|Provisional results may be released December 6, with final results scheduled for December 17
Joseph Kabila, the Democratic Republic of Congo's incumbent president, leads nearest rival Etienne Tshisekedi with votes from about half of election stations counted after last week's elections, the nation's electoral commission has said.
Kabila had 4.9 million votes to Tshisekedi’s 3.4 million, as 53 per cent of the sites reported results, Daniel Ngoy Mulunda, leader of the Electoral Commission, said on Sunday.
But concerns over voting irregularities and fears of further violence have prompted some people to leave Kinshasa, the capital, ahead of the expected release of official results on Tuesday, according to an immigration official.
The official said that more than 3,000 people had left the city over the weekend for Brazzaville, the capital of neighbouring Congo.
Al Jazeera's Azad Essa, reporting from Kinshasa, witnessed hundreds of people gathering in the city's port to make the journey across the river to Brazzaville on Monday.
|Crowds boarding a ferry from Kinshasa to neighbouring Brazzaville across the Congo river [Azad Essa]
"Locals are saying that the number of people crossing the river is not extraordinary, but the difference is the amount of luggage that is being taken," he said.
"Most people are going to use the excuse that it is trade that they are carrying, locals have said.
"They can't say 'it's a holiday' because there aren't any at the moment.
"Security in the port is tight. Most who are crossing the river are going as a precautionary measure, in case violence breaks out."
Some locals fear that the border will be closed sometime tomorrow and hotels are booked out in Brazzaville.
"Kinshasa is not the place to be right now," Rika, a 24-year-old Congolese national, said, adding that she will go to Brazzaville for four days.
Violence has marred the elections in the conflict-stricken country, with at least 18 civilians killed and 100 wounded from November 26 to 28, according to Human Rights Watch, the New York-based group.
Most of the dead were shot by the Republican Guard, Kabila’s security force, the group said.
Call for calm
The African Union, EU, UN and international election monitors have called for calm when results are announced.
The DRC's influential bishops meanwhile warned on Sunday that the political situation reminded them of "a high-speed train going straight toward a wall".
Tshisekedi said on Saturday he rejected the early vote count, and warned Kabila and Daniel Ngoy Mulunda, the election commission chief, to "respect the will of the Congolese people".
"If they don't, they risk committing suicidal acts. I call all our people to stay vigilant so that if needed they can execute the orders I will give them," he said.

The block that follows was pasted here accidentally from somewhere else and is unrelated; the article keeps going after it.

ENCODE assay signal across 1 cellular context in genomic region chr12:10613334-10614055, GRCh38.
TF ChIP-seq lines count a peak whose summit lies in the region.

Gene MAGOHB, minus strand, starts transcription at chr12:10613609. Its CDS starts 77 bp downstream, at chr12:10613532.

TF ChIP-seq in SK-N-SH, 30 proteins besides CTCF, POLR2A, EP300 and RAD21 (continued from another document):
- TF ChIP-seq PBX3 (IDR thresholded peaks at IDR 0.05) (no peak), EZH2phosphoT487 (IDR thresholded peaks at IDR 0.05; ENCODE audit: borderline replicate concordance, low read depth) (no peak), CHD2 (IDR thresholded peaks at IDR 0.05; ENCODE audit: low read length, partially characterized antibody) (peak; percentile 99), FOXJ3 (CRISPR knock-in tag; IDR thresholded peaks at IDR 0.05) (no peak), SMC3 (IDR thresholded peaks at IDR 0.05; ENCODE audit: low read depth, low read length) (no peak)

The third-place candidate, former national assembly speaker Vital Kamerhe, threw his support behind Tshisekedi and said he also rejected the early figures.
Several cities and regions have taken action already in an effort to pre-empt further unrest.
Authorities in Mbuji-Mayi, the capital of the Tshisekedi stronghold of Kasai Oriental, have imposed a night time curfew, while Kabila's presidential guard has been deployed in the restive southeastern city of Lubumbashi.
In Kinshasa, the government ordered cell phone providers to block text message services on their networks until further notice, after a flurry of election-related rumours swirled via SMS.
Benjamin Bajikijaie, president of the Commission of Election Surveillance (CSE), an organisation within leading opposition candidate Tshisekedi's UDPS party, told Al Jazeera that the suspension of short message services was disturbing their attempts to collection information.
"We are monitoring the elections and collecting our own data from polling stations across the country who were sending us information through sms, but the cancelation of services are causing major operations hassles for us," Bajikijaie said.
International officials close to the process have begun whispering that the election commission may not be able to meet Tuesday's deadline.
David Pottie, from the Carter Center said that completing the count by [Tuesday] "will take a tremendous amount of work".
Pottie told Al Jazeera that the monitoring team had not completed their assessment of the entire electoral process, but had issues with the level of transparency and lack of ready information.
"It has been difficult to follow that results from the level of the polling station, through the various processes through to the compilation centers, where entire region results are released," he said.
"Theoretically, CENI have the results from individual polling stations, but publishing a compilation of results rather than individual stations make it difficult to see if the results add up. Parties have to rely in their witnesses and others who have to physically go to polling stations and record the amount of vote so they have something to compare with."
"Information the best ventilation in alleviating rumours, but little of that so far ... and in many places just 50 per cent have been counted," he said.
While in South Africa, police fired rubber bullets on monday to disperse DR Congo opposition supporters in Johannesburg and arrested those who tried to storm their embassy in Pretoria, the Sapa news agency and an AFP correspondent said.
A group had gathered in front of the ruling ANC party headquarters to protest South Africa's alleged involvement in fraud in the Congolese elections, protesters told Sapa.
"South Africa does not have a preference of leadership in other countries. We leave it to the people of DRC to decide who it is they want to lead their country," Clayson Monyela, Department of International Relations and Cooperation spokesperson, told Al Jazeera.
"It is incorrect to say SA prefers one candidate over another. South Africa does not interfere in the internal affairs of a sovereign country."